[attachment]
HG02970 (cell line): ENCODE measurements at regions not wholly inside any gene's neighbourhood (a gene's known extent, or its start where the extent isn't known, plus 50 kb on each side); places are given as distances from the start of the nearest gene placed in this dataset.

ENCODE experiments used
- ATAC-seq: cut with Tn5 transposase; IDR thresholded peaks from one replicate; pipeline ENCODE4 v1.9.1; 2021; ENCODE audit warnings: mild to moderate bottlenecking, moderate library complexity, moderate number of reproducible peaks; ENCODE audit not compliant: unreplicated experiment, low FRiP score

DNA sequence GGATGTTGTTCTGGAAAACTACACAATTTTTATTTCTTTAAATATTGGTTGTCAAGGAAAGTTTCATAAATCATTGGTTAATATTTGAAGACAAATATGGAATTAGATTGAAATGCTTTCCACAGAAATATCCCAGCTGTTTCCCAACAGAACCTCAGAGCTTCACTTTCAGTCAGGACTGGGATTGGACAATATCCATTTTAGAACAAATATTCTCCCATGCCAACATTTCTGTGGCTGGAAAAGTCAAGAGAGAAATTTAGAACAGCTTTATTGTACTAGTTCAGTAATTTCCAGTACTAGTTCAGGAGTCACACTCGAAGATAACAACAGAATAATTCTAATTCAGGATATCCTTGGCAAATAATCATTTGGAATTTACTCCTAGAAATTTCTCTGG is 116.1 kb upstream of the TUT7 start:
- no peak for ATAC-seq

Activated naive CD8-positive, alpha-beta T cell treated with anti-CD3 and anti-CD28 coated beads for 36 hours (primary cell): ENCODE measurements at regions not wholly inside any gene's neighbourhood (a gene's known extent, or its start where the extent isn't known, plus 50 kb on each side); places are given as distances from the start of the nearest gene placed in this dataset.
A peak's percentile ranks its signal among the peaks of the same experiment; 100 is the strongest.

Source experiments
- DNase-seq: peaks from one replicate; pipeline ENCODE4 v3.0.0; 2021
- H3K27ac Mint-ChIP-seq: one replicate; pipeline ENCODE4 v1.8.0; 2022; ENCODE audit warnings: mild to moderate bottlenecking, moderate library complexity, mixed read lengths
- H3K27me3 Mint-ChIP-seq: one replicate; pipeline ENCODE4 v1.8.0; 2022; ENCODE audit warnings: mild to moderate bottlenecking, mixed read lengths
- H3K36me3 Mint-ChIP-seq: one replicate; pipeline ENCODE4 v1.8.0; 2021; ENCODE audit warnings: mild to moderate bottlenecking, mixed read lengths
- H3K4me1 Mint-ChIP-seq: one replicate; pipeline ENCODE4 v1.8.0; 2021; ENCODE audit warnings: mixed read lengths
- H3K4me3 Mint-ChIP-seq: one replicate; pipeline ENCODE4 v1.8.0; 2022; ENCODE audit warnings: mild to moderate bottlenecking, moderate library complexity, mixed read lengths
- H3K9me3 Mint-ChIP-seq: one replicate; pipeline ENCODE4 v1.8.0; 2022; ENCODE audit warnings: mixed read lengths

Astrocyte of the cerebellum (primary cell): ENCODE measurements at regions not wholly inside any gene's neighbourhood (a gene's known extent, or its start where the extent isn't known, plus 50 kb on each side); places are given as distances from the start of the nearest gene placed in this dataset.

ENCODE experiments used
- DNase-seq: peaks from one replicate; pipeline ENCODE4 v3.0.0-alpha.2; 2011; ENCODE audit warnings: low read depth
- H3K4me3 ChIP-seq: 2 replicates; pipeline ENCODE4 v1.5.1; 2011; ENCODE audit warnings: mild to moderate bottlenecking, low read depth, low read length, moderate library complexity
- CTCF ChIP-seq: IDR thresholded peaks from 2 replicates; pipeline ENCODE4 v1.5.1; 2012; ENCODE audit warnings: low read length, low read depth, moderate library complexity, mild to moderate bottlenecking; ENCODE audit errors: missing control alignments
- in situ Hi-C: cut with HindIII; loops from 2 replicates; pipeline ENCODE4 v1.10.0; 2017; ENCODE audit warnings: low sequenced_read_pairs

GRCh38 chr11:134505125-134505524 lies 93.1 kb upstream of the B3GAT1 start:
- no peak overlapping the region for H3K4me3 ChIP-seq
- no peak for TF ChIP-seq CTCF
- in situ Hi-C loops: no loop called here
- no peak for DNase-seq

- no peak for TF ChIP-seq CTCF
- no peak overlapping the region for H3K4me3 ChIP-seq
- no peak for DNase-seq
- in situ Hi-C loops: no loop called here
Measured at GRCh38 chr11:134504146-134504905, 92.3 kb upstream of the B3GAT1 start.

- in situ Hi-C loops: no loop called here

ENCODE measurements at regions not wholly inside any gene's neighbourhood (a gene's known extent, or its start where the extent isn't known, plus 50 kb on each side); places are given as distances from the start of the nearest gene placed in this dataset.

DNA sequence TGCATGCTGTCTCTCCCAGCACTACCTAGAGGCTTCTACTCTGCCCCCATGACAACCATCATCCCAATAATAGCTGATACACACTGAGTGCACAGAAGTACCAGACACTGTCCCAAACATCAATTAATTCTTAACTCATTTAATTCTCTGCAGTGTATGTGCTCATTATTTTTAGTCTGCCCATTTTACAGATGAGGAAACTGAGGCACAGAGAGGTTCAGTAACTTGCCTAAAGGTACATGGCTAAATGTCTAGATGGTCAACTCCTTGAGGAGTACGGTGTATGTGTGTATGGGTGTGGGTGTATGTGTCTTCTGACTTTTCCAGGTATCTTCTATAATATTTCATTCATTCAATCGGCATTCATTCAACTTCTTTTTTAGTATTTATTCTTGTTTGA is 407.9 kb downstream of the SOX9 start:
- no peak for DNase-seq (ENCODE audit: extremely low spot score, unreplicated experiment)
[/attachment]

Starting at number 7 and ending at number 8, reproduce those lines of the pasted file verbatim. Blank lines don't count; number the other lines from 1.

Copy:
A peak's percentile ranks its signal among the peaks of the same experiment; 100 is the strongest.

Source experiments